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    1. Barbara Ehrenreich will challenge you. When I first started Bright-sided I had to put it down for a time. She made me think – and that is a good thing. I don’t agree with everything she writes, but that isn’t the point. She wants the dialogue – that’s what I like about her writing. Thanks for the comments. Sunshine in Vancouver today, but see that snow is coming our way again. Getting out my woolen hat!

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      1. I like a literary challenge (hence the recent Hemingway read). We had a blue sky day here too, although it was quite chilly. I wore hat, scarf, and gloves while outdoors. You bundle up in case there is more snow xx

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      2. Brrr – enjoying the chill in the air. I love the line by George RR Martin: “Winter is coming.” Three words say so much! Keep warm…

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  2. I have enjoyed the responses that you have received on this post. Very thought provoking. Good books always make readers ponder new thoughts

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    1. I agree wholeheartedly. Our ability to read and write has, in my opinion, been the greatest boon to humanity. We are able to transfer knowledge and information over centuries, tell our stories, and gain a greater understanding of our place within the universe. My favorite quote about reading is from dear Dr. Seuss:

      “The more that you read, the more things you will know. The more that your learn, the more places you’ll go.”

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    1. A very interesting point. Barbara has a brilliant talent for debate, however I’m not certain whether she can debate her way out of this question. We are finite; from that perspective there will always be mysteries. How we chose to embrace this reality is a personal journey. And that journey has many twists and turns. Thank you so much for adding insight to this discussion.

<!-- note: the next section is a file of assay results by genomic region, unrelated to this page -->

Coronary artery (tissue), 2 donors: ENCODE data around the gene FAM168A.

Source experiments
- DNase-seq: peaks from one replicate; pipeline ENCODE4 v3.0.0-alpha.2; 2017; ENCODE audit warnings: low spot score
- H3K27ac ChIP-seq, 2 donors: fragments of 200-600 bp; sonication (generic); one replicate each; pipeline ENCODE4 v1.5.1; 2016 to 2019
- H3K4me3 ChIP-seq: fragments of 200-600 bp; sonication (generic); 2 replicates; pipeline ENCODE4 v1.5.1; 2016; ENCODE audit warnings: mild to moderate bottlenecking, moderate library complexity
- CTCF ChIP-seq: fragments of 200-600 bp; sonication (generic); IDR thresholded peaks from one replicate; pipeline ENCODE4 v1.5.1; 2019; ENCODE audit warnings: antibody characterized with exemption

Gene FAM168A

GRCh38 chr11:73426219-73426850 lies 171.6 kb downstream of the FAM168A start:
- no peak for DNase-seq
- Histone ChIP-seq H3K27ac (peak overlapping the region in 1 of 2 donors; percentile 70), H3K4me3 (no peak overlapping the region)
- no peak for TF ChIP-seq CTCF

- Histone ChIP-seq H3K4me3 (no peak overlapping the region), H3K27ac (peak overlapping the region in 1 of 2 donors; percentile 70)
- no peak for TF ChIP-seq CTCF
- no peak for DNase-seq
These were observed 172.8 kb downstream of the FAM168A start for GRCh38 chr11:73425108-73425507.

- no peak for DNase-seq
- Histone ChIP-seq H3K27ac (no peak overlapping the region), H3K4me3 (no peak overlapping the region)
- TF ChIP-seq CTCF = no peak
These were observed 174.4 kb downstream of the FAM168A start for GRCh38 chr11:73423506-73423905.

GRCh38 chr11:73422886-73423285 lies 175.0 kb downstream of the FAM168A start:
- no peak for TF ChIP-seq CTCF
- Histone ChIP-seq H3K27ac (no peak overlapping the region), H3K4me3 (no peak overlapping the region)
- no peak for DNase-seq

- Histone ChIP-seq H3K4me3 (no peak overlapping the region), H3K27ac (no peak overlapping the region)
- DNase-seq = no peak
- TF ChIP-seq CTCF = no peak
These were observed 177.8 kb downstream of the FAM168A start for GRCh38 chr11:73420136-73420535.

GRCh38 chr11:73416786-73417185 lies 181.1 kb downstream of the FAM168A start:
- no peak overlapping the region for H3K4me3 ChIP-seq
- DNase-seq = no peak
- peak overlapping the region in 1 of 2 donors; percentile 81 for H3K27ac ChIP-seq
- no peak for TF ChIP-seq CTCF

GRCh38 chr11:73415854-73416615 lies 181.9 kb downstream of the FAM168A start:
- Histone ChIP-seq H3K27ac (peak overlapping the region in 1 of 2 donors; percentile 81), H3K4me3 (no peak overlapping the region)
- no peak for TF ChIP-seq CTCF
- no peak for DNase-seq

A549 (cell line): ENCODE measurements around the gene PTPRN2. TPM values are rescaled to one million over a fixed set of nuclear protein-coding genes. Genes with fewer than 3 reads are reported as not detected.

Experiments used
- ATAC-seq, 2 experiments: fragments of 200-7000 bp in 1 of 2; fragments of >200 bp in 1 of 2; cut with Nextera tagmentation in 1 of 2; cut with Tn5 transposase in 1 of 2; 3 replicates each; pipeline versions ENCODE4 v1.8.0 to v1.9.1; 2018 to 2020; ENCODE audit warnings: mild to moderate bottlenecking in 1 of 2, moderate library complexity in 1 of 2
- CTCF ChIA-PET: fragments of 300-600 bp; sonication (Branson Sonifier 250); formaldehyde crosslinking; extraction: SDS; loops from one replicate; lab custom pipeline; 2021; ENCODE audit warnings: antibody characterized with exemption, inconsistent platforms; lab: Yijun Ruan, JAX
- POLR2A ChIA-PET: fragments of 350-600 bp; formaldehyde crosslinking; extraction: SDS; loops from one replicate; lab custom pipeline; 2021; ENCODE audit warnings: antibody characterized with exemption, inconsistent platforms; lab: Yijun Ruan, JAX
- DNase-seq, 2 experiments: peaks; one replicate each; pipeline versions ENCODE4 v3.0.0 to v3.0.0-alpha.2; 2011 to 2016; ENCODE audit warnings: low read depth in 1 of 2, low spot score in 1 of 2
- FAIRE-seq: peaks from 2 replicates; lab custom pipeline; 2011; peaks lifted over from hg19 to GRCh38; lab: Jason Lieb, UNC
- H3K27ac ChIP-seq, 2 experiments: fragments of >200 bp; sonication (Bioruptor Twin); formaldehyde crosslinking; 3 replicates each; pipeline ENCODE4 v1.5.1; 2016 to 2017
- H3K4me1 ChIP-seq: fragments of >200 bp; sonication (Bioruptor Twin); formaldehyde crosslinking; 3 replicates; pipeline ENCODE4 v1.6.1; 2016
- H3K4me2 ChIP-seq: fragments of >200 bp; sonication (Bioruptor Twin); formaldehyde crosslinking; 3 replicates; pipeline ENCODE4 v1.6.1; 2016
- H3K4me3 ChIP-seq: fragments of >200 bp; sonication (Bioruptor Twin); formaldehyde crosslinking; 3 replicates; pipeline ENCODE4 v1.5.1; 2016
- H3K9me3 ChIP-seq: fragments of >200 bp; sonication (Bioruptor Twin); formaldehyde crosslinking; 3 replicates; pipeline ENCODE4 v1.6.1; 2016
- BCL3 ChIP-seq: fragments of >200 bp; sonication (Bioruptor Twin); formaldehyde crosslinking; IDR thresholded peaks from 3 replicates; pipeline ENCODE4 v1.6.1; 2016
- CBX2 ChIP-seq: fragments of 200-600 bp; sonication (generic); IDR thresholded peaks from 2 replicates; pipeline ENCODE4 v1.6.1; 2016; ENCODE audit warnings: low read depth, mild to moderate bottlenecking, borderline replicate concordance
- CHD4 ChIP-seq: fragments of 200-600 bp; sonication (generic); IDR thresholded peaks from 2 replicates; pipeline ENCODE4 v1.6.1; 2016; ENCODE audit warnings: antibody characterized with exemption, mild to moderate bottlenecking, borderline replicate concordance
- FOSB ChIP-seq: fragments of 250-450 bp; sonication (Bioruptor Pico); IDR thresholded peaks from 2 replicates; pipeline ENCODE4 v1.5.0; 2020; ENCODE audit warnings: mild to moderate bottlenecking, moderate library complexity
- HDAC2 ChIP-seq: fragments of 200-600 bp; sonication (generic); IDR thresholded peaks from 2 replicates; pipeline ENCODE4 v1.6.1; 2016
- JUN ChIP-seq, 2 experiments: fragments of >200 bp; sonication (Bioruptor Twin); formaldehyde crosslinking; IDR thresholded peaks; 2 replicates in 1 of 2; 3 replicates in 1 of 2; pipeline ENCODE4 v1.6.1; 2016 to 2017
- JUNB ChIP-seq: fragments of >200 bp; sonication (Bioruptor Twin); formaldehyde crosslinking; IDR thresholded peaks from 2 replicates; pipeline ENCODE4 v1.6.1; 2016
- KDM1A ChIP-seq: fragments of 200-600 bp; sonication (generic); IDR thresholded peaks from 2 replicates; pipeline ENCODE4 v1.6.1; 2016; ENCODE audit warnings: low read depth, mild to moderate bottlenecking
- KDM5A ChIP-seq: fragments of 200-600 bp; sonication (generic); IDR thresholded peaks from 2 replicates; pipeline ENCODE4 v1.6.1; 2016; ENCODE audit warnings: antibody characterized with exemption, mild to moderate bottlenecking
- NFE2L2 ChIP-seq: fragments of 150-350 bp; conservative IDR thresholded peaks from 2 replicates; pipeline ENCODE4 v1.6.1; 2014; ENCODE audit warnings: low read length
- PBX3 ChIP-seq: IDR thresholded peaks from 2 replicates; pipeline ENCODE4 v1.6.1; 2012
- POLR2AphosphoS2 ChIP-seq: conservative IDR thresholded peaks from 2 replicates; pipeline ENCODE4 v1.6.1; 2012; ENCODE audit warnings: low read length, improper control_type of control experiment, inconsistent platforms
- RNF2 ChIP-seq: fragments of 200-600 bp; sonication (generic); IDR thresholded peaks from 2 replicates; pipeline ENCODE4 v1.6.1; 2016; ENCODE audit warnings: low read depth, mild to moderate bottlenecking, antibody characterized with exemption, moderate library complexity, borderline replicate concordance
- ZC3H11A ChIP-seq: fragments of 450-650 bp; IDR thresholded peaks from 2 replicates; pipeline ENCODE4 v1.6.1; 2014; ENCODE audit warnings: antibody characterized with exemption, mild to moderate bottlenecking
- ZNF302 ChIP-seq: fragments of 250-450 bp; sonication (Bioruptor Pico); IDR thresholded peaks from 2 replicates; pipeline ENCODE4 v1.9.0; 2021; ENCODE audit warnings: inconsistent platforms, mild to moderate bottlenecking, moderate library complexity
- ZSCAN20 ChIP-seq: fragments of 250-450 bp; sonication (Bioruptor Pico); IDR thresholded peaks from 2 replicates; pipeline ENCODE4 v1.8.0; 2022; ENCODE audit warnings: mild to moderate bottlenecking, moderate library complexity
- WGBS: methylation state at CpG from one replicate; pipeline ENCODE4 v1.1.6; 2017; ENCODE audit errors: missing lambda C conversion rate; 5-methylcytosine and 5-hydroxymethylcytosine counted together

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      1. I’m also a scientist who has struggled with this question. Don’t know if I ever mentioned a book I wrote about the intersection of spirit and science after I retired.

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      2. Thank you for this link. I have found your book on Amazon.com, but not on Amazon.ca. I would love to read your thoughts. Will follow-up with Amazon.ca if I can access the book via Kindle. So glad that we have connected.

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  3. Thank you for letting us know about this one! I believe in the mystical side of things and it’s interesting whenever science and that mystical side intersects.

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    1. I agree – very interesting. There has never been a easy connection between science and faith. I enjoyed Barbara’s refreshingly honest approach to this issue. This mystical experience changed her life, gave her a compassion for others. Over the years, she worked tirelessly for positive outcomes for all. Thank you so much for your comments and your visit.

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  4. Sounds like a Great book…. I’d like to say that we are all believers, no matter our particular Faith (or even, lack of it). Wishing you a Wonderful rest of your Sunday dear Rebecca… 🌸💐🌹